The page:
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Quick Picks: Sneaky Drug Marketing and Emanuel's Freddie Stint

More than 27 million people have taken the online RealAge test, which generates tailor-made health recommendations, but that advice is also aimed at improving drugmakers' bottom lines: Pharmaceutical companies pay RealAge to market their drugs, unbeknownst to users, reports the New York Times. The site's privacy policy does state that it will share users' personal data with third parties.

Also, Rahm Emanuel, President Barack Obama's chief of staff, sat on the board of Freddie Mac when the company "hatched a plan to enhance its political muscle" by "illegally using corporate resources to host fundraisers for politicians," reports the Chicago Tribune. Emanuel ended up being a beneficiary of one of those fundraisers in 2002. A spokeswoman for Emanuel "downplayed the significance of the fundraiser" and said Emanuel didn't remember the meeting about the plan.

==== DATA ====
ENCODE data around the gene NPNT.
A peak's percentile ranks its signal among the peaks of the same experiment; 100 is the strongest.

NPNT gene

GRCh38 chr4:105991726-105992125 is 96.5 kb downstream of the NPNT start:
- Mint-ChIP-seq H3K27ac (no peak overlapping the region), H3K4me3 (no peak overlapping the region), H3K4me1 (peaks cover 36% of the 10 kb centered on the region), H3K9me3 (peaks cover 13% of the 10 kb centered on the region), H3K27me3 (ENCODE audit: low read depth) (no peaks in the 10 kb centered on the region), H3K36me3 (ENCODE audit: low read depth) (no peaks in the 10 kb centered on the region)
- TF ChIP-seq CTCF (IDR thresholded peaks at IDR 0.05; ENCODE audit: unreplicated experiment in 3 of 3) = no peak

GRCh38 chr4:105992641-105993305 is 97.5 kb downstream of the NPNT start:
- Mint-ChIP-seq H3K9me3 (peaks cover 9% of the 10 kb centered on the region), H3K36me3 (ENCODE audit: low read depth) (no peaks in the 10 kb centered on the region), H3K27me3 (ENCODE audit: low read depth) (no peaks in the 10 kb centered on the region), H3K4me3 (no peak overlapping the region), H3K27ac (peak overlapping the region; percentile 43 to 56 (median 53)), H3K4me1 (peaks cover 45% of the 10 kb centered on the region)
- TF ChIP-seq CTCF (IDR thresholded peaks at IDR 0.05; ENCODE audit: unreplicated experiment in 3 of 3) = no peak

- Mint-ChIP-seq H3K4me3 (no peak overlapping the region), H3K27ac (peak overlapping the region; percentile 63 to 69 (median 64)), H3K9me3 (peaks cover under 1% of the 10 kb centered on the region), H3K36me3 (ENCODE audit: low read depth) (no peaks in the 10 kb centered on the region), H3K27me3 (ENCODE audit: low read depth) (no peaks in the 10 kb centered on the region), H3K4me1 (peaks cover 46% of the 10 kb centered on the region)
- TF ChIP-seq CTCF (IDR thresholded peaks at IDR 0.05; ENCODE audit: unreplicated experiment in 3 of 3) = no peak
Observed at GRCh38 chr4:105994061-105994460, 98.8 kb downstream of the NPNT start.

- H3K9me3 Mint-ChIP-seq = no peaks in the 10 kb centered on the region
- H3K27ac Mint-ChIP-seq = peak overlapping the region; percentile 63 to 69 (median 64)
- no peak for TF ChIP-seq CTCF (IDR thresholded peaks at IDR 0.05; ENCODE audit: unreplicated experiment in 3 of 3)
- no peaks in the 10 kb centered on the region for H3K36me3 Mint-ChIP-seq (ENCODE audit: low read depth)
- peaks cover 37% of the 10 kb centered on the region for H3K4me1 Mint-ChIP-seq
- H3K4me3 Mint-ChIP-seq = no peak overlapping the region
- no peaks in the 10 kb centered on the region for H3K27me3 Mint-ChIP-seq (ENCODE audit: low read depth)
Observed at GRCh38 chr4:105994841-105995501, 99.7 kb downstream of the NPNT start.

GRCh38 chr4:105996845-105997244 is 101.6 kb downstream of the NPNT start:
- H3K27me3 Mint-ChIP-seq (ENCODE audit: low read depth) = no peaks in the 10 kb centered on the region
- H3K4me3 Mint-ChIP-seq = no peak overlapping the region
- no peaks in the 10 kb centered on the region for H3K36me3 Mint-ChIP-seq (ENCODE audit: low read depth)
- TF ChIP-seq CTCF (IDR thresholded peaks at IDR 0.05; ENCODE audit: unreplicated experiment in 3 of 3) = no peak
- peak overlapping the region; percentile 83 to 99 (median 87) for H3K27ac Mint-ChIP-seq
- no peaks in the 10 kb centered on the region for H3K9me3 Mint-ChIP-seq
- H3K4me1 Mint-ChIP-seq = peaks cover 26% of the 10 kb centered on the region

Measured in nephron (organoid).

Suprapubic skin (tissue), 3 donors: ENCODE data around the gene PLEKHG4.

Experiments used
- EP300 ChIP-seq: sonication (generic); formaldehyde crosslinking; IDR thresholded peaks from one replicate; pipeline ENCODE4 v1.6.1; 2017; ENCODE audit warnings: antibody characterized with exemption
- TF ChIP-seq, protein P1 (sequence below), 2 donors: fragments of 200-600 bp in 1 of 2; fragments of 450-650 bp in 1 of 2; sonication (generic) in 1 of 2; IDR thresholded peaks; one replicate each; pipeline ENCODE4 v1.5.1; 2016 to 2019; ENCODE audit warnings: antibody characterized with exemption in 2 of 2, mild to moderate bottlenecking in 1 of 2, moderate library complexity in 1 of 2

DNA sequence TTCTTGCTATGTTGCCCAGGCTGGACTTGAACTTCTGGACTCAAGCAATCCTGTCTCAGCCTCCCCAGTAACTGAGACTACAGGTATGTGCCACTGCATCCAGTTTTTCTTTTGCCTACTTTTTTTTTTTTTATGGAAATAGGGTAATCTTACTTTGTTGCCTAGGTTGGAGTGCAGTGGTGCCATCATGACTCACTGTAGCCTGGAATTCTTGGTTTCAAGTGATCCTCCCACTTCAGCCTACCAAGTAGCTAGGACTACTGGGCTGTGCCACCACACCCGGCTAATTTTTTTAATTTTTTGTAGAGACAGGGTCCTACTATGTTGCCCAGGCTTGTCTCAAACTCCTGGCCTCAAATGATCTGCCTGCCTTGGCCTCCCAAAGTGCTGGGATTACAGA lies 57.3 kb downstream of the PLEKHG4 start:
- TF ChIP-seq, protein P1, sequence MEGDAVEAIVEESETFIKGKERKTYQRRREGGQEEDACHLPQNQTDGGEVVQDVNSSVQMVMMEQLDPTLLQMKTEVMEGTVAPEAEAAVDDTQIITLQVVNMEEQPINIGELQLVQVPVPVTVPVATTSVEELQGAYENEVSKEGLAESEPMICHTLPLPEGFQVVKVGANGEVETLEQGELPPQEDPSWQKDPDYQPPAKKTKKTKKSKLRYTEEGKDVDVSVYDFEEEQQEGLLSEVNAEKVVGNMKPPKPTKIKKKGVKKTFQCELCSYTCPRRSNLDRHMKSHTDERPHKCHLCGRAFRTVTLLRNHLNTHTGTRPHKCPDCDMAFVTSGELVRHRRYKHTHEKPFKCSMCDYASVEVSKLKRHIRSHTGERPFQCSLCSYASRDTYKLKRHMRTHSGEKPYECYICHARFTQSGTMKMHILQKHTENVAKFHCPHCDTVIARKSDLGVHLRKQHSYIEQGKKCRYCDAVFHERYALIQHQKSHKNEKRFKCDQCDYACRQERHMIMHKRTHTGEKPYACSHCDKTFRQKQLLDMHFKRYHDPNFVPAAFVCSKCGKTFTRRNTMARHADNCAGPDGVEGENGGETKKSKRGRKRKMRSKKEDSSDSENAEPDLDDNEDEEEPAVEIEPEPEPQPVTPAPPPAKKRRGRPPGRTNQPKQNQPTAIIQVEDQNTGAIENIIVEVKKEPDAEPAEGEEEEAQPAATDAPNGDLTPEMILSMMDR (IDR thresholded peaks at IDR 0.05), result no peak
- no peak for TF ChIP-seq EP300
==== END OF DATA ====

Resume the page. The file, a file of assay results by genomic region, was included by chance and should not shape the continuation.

Check out our other picks of the latest investigative stories around the Web. Was there a story we missed? Please keep sending us your picks.

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